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Cortical capillary dysfunction in patients suspected of Alzheimer’s disease

      Background

      Vascular risk factors are suspected to play a role in the etiology of Alzheimer’s disease. Recently, a model that relates capillary dysfunction to the development of AD was proposed [1]. The model predicts that capillary dysfunction in form of increased capillary transit time heterogeneity (CTH) leads to inefficient oxygen extraction and eventually to tissue hypoxia. In this study we investigated regional cerebral blood flow (CBF) and CTH in cortical gray matter of AD patients and controls using dynamic susceptibility contrast (DSC) magnetic resonance imaging (MRI) and surface based statistics.

      Methods

      Sixteen patients with clinically suspected possible or probable AD (MMSE:24.8±2.7, age:70.4±6.3) and 19 cognitively normal (MMSE≥28) agematched (age:67.5±7.2) and healthy controls were scanned using DSC and T1-weighted (T1w) MRI. From the DSC-MRI we measured CBF, mean transit time (MTT), and CTH using a parametric model assuming a gamma distribution of the capillary transit times [2]. Capillary dysfunction was evaluated as the flownormalized CTH, the transit time coefficient of variation: TTCV=CTH/MTT. Cortical perfusion estimates were mapped onto a surface fitted to the middle layer of the subject’s individual cortex using the T1w images [3] and mapped to a standard surface in MNI space [4]. Surface based linear regression was performed to examine patient/control differences and the association between MMSE and perfusion. Age and gender were used as covariates in the analyses.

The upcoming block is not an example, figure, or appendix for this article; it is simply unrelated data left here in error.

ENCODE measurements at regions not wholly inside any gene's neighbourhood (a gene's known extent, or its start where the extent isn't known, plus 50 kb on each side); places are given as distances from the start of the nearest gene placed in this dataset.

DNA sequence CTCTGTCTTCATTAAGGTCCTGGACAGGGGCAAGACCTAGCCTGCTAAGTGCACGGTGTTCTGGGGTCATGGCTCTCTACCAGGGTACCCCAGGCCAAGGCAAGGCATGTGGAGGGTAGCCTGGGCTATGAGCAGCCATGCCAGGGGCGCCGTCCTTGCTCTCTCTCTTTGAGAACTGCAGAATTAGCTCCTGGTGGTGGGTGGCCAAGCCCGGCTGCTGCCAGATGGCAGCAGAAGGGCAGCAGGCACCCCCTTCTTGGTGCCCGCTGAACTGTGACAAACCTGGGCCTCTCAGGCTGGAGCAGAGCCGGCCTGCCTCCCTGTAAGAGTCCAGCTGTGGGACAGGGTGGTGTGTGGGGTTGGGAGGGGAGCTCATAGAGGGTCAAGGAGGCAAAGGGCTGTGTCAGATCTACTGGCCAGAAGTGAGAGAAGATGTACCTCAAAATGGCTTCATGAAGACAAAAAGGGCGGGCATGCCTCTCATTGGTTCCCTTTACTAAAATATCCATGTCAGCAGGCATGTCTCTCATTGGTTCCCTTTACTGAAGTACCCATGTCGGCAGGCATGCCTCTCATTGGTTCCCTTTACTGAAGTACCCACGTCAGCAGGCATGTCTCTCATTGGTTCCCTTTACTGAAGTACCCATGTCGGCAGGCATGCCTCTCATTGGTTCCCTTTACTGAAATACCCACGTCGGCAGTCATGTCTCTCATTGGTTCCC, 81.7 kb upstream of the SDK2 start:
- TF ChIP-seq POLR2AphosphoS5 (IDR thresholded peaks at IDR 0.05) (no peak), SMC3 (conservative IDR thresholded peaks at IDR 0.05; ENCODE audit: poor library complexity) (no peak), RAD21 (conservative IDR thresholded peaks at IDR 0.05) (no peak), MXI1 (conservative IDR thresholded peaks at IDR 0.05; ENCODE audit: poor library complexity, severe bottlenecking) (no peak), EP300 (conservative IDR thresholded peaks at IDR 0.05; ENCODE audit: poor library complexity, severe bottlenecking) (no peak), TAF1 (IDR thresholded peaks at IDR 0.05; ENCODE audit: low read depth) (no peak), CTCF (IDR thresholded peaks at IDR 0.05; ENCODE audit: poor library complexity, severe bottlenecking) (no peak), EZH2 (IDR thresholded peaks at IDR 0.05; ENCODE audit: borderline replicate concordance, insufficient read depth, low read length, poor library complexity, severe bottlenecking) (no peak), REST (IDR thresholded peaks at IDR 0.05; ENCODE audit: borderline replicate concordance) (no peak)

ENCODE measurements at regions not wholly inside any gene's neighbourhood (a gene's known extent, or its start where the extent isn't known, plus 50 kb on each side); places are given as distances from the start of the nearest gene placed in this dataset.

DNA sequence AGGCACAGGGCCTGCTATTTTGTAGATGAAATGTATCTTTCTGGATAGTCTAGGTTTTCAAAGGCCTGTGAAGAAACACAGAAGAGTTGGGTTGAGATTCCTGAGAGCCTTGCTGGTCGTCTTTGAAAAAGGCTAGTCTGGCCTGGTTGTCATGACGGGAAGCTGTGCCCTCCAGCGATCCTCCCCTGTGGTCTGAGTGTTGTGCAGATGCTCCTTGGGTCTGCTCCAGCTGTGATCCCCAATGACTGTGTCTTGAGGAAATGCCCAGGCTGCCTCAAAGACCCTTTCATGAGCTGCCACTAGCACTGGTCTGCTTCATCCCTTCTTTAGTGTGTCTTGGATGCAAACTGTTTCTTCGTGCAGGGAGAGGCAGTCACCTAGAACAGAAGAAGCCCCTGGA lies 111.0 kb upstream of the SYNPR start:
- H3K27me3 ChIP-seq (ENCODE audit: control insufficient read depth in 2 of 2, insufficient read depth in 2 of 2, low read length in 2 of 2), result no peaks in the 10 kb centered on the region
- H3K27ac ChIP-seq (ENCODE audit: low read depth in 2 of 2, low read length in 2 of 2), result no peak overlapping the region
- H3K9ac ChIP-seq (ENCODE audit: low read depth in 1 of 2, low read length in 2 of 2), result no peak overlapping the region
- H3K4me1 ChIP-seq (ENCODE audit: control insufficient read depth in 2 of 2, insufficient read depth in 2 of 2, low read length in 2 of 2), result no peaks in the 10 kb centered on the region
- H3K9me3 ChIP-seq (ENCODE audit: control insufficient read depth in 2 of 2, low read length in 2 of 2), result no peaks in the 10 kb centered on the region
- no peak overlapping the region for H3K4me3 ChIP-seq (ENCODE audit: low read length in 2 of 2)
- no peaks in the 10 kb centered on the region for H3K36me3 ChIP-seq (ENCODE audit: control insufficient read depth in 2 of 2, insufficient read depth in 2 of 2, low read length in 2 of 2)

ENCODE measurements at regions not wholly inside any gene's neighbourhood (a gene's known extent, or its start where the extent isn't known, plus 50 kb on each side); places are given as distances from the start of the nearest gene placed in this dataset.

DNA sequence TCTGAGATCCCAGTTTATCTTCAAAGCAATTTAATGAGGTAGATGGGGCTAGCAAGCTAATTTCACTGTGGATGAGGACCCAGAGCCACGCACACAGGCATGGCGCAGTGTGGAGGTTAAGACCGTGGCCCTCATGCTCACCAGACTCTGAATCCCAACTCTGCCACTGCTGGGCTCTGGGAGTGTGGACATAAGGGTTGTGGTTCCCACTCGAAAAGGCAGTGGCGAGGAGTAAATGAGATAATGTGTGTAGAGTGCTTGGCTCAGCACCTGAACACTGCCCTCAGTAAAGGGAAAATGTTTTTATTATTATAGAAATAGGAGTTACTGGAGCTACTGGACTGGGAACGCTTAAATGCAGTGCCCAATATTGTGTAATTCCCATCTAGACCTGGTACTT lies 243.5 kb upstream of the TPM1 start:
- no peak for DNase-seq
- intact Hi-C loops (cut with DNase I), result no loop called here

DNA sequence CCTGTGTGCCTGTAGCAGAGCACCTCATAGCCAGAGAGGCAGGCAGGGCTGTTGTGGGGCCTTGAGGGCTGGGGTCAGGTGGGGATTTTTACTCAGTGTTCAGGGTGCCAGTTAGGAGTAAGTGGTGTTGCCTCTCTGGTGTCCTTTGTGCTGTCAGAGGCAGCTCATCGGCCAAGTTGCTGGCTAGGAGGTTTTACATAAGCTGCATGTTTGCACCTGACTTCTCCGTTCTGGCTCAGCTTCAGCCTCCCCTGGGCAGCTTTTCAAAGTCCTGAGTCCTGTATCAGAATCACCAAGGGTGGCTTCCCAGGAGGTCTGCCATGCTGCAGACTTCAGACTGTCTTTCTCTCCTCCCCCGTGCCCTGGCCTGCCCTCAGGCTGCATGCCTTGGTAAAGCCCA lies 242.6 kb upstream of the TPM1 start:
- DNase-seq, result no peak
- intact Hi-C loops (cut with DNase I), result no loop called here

Results

      Cortical CBF was significantly reduced bilaterally in the precuneus and parietal and temporal lobes in patients (Fig.1). Capillary dysfunction as measured by TTCV was significantly higher bilaterally in the frontal lobe, the temporal pole, and posterior cingulate gyrus in patients (Fig.1). In parts of the frontal and temporal lobes and the right cingulate gyrus we found a negative association between CBF and MMSE in patients (Fig.2). Finally, we found widespread negative correlations between TTVC and MMSE in all major lobes except the occipital lobe (Fig.2).

      Conclusions

      Our findings are consistent with the capillary dysfunction hypothesis of AD of increased capillary transit time heterogeneity in patients. We found a negative association between CBF and MMSE. We speculate that, in these areas, CBF is increased to compensate for the rising CTH and thus the imminent capillary dysfunction.
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